Stand Up For Your Rights Groups:
LUS continues to support and develop community groups around London. Since the last LESE meeting we have delivered training on the latest Universal Credit updates for Waltham Forest Stand Up For Your Rights, Barnet Unite Community and Clapham Foodbank.
We continue to support the development of an Islington SUFYR group and maintain intensive work with the Southwark Know Your Rights group where we recently ran a film event at the BFI for group members plus Southwark and Lambeth Unite Community. The topic was council housing and social cleansing as brilliantly portrayed in the film ‘Dispossession’. There followed a Q and A and some OF those watching were inspired to go on straight afterwards to a lobby of MPS at the House of Commons on this very topic.
Just as important for our groups is the great advocacy and representation work that volunteers do for each other in between meetings. In a recent period of three to four weeks we had a string of successes, including those below (names changed to protect the innocent):
Sara – Won PIP Appeal (backdated at enhanced rates)
Kevin – Won ESA Appeal (from first assessment nil points – awarded Support Group status)
Errol – Won ESA Appeal (from WRAG Group to Support Group backdated with no review for 2 years)
Nick T – Second Work Capability Assessment – maintained status in ESA Support Group
Nick J – Won PIP Appeal
Alan – Won ESA Appeal (from first assessment nil points to Support Group with no review for 2 years)
This is a testimony to the quality of training LUS provides and the efforts of members who are growing in confidence and expertise through their participation in our groups and by hands-on experience.
Strengthening claimants’ participation
Over the last few months, LUS has involved claimants directly in a number of forums aimed at making systemic changes to the Welfare State. They have participated alongside senior officers from major voluntary sector organisations, including Child Poverty Action Group, Disability Rights UK, Refugee Council, The Children’s Society, and Women’s Aid. In July some of our members accompanied me to a seminar on ‘ Strengthening the voice of people with lived experience in campaigns for social change’ where they all made significant contributions. Incidentally this has also led to an encounter with the Joseph Rowntree Foundation who were sufficiently impressed with our work to arrange a day’s visit in September to explore how they might be able to support our claimant-led projects in the future.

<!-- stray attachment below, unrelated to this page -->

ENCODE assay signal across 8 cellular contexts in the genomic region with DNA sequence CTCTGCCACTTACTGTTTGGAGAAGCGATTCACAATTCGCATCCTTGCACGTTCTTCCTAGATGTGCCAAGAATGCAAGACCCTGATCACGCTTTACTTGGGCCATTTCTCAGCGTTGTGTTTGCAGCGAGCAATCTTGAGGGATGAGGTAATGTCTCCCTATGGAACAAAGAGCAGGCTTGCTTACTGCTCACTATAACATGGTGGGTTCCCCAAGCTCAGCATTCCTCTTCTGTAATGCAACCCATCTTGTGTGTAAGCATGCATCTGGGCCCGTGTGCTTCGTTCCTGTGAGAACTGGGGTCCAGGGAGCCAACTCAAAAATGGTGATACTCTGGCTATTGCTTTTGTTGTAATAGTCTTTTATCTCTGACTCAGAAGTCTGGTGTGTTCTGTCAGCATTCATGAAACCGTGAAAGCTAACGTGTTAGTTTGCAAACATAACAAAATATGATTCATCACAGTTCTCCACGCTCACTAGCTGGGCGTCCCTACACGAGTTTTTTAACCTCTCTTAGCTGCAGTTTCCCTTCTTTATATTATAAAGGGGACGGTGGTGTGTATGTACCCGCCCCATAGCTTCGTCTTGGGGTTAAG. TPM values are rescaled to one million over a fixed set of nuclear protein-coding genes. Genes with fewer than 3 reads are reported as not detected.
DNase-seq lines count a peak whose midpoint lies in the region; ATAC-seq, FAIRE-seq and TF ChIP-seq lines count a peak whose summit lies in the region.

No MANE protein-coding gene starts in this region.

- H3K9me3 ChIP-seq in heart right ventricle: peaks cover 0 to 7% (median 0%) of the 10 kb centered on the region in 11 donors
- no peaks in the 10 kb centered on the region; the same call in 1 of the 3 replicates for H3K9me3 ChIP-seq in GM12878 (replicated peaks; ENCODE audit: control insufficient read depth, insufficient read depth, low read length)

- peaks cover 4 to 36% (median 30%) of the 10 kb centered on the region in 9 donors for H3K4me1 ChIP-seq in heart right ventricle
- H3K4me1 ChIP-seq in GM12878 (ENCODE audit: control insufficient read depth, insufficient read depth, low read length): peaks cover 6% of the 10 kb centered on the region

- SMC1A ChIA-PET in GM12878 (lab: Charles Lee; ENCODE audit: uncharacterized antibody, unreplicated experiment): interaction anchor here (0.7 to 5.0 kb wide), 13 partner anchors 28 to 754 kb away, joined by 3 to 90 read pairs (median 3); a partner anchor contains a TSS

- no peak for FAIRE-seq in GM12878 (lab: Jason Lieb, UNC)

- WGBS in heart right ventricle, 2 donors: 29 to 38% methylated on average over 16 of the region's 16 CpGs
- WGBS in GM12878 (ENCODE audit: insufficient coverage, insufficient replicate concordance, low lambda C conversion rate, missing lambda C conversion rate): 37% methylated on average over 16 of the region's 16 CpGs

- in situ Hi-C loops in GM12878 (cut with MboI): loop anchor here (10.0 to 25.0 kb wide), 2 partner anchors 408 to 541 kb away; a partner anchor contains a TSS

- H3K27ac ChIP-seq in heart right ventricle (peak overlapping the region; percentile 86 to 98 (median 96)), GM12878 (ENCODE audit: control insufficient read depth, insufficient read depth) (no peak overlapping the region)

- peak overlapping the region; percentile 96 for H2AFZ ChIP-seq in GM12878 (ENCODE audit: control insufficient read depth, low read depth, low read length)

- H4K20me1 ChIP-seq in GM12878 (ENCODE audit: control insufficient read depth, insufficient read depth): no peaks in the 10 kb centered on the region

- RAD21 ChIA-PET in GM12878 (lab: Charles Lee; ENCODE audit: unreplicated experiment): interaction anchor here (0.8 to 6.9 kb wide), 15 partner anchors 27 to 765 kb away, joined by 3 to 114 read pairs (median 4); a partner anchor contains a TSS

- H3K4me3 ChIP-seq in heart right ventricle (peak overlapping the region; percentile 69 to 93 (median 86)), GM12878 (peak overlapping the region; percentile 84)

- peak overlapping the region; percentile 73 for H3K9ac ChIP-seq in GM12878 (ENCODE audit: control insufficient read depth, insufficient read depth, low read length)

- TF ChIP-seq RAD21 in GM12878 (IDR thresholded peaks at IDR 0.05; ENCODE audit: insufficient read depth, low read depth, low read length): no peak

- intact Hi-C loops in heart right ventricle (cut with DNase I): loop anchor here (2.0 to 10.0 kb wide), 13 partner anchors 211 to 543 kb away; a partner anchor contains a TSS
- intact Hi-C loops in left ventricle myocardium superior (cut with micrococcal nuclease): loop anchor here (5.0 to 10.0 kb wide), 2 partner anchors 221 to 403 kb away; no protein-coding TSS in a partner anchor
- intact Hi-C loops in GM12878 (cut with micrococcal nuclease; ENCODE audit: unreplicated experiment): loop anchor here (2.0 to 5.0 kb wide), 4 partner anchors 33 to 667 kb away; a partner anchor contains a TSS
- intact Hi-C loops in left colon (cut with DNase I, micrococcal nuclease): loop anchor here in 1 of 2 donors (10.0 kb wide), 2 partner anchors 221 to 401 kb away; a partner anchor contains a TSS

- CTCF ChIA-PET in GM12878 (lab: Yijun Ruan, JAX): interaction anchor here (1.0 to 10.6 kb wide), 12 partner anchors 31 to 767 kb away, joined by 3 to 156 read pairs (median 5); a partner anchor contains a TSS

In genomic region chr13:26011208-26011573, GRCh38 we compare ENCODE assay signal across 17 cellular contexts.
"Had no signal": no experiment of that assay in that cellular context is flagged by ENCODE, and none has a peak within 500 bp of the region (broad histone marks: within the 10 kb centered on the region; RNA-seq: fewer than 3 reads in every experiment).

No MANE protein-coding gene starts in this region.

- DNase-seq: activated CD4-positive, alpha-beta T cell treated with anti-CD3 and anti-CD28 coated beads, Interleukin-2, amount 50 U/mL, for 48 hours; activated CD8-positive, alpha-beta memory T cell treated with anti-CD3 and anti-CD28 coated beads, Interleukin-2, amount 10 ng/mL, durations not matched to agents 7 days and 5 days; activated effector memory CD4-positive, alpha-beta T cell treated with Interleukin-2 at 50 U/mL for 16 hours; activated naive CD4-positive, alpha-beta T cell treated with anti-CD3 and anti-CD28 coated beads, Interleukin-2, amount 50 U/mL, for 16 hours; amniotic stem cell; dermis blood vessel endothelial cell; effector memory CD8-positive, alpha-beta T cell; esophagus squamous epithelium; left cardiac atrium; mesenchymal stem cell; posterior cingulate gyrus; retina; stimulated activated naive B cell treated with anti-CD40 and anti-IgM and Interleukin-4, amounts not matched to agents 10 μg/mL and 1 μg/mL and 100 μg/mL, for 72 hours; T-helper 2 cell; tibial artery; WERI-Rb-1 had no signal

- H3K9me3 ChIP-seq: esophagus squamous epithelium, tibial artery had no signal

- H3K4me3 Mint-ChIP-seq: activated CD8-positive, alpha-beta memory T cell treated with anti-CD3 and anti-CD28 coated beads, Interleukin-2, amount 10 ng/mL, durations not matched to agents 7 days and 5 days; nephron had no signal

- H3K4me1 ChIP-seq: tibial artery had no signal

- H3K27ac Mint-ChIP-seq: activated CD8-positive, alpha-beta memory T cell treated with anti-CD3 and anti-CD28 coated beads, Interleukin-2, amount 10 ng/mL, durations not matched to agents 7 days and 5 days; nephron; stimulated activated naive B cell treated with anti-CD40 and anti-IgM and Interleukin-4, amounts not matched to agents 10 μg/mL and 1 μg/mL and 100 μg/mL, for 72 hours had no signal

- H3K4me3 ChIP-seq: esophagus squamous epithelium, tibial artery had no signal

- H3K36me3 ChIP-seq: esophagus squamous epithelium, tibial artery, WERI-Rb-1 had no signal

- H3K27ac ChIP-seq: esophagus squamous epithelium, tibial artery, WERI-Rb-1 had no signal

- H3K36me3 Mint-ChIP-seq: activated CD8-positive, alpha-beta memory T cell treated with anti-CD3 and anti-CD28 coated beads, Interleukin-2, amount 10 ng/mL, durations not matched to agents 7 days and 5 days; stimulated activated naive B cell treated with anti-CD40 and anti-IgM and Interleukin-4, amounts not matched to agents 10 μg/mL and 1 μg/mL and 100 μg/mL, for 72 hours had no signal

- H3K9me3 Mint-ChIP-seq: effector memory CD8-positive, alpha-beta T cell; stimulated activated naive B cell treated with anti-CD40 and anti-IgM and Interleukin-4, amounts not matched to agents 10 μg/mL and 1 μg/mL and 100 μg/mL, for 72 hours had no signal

The other forums include ‘The Future of Social Security’ which will shortly finalise its guiding principles underpinning what a more humane benefits system would look like (possibly with the aim of a media release in time for the November Budget); and the White Paper committee (to be launched in October) which will develop a Bill for Parliament, taking the guiding principles as the starting point and therefrom developing legislative detail.
From the LUS perspective, one of our key contributions to this process will be recommendations about maximising proper channels of communication, consultation and complaint for claimants in relation to Jobcentre Plus and the DWP in general. This is as ever in line with points 4 and 5 of the Welfare Charter and indeed our own 5-point statement of ‘What We Stand For’:
We have now drawn up a new Claimants Survey on these issues which is aimed primarily at people on Jobseekers Allowance, Employment and Support Allowance and/or Universal Credit. This will be circulated to you separately via the TUC LESE mailing system. Therefore if you know of any eligible people please pass it onto them with a request that it be completed and returned as soon as possible. The collected responses will be collated, analysed and published as per the previous Claimants Survey of 2014. Also importantly the results will feed into the above-mentioned forums and so will add further weight to their campaigns for major change to the benefit (and benefits) of claimants.
Relations with Unite Community and PCS
Inevitably as with the last Survey, when claimants are asked to be open and honest about their experiences of their local Jobcentre and the DWP in general, many will voice strong opinions that in part will include criticisms of local staff. This is why LUS continues to strive to develop links between claimants and the major trades unions that work with or for them – notably Unite Community and PCS. Starting from the standpoint that the pressures upon both claimants and staff have a common cause which we should all unite to fight against, this means that claimants complaints can be dealt with in a way that channels them through a united front against the bureaucracies and politicians that are the root cause of the problem. The recent campaigns connecting PCS staff, claimants and community organisations against Jobcentre closures in Leytonstone and Southall are great examples.
To this end, LUS is keen to continue to provide various forms of training and support to Unite Community branches in London through liaison with the new Regional Coordinator (current incumbent David Condliffe is leaving at the end of August). We have also had confirmation of our attendance at the next All-London PCS/DWP stewards meeting in September where we shall have further discussions about how to build upon the links already established.
NICK PHILLIPS – PROJECT COORDINATOR